File Photo: Reuters
You know you’re getting on in age when gimmicks of just the other day suddenly mark a notable anniversary.

Where did the time go?

Somehow, we have already had 10 years of the Indian Premier League; 10 years of DLF this and Oppo that, and all manner of wacky commentary sound-bites designed to keep cricket’s Streetwise Two offering hot and happening.

It was just the other day that the world looked on as this thing, this commercial behemoth of bright lights and glittering names, first surfaced, shaking up the cricket community.

Those who doubted its longevity can now see that it’s going nowhere. In fact, it has become such a priority in players’ lives that injury rehabilitations and surgeries are scheduled around it, and not the international calendar.

These dollars and crores and crores of easy rupees are impossible to resist, and cricketers are now earning packets that are hanging onto the coat-tails of most footballers - save for the uber stars of the world.

But cricket has its place on the consciousness, and every country wants a slice of the unapologetically loud pie that the IPL has put out.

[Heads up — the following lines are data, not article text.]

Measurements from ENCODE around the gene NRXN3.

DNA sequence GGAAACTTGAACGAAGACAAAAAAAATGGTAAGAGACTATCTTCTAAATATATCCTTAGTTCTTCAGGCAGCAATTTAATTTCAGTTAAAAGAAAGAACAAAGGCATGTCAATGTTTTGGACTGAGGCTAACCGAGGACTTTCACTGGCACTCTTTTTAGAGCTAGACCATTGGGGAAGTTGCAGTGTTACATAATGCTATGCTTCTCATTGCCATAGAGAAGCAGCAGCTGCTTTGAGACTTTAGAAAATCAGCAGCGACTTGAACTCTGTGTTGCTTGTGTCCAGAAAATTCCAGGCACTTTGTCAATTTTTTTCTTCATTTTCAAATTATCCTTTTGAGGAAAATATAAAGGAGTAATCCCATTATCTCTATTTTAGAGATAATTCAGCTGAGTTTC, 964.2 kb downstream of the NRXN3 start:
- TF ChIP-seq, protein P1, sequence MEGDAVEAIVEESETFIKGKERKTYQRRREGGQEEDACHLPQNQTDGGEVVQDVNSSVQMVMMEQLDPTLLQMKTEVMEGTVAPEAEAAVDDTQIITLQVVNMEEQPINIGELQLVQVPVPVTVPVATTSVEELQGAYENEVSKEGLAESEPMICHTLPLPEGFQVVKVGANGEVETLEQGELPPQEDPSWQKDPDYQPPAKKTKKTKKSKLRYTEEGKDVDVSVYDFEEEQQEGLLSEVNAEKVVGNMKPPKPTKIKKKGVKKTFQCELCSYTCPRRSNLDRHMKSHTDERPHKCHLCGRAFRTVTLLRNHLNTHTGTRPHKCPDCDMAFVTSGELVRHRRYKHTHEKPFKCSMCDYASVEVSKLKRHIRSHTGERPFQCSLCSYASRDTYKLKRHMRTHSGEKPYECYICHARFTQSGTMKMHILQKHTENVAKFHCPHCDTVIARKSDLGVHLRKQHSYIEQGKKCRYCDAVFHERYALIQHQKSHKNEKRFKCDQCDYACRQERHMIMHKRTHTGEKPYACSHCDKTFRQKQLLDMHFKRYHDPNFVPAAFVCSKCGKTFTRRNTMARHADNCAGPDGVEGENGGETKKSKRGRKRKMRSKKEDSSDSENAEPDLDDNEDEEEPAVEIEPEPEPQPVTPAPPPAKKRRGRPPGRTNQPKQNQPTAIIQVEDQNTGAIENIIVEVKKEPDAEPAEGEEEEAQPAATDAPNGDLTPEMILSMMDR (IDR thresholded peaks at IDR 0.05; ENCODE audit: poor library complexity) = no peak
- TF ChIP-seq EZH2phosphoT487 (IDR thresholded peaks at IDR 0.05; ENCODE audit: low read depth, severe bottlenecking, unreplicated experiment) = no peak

Nothing will ever rival it, but Australia’s Big Bash, England’s offering, the CPL, the Dubai-based fare of Pakistan are all trying to find their own relevance.

It surprised some that Cricket South Africa took as long as they did to get on the bandwagon, but their league that launches in December sounds increasingly intriguing for those who are hired guns.

Only those partaking in the Ashes will miss the window, and you can be sure that the Windies will have a fair representation.

Watching the 10th edition of the IPL, it appears that Indian audiences are not nearly sated by their annual buffet just yet.

South Africa and the rest can replicate everything else, but that fanaticism is unique to India’s billion. They care deeply for cricket, and not much else when it comes to sport.

Our passions are split across several sporting codes, which immediately makes it unlikely for this country to hold a T20 tournament in the buxom cradle that India does.

But, if the organisers can find a way to make this inaugural event flavour of a packed December, the South African holiday period may suddenly look very enticing.

There is already the Cape Town Sevens, and the New Year’s Test, which have raucous atmospheres.

Get that at the cricket, and the torch paper could be lit, even if momentarily.

Of course, money will talk. That’s the IPL’s primary language. It is a lingo that has whispered sweet nothings into the diamond-studded ears of megastars, and they have been more than willing to hear it every year.

Ten years on, some early stars have become coaches or commentators. Indeed, very few have walked away completely.

South Africa will try to create that kind of longevity and loyalty. They are starting light years behind the IPL, but no one anticipated that we’d be sitting here, watching a 10th edition of India’s menagerie, which dwarfs the initial taster of 2008.

Bring on the Mzansi gimmick.

Sunday Independent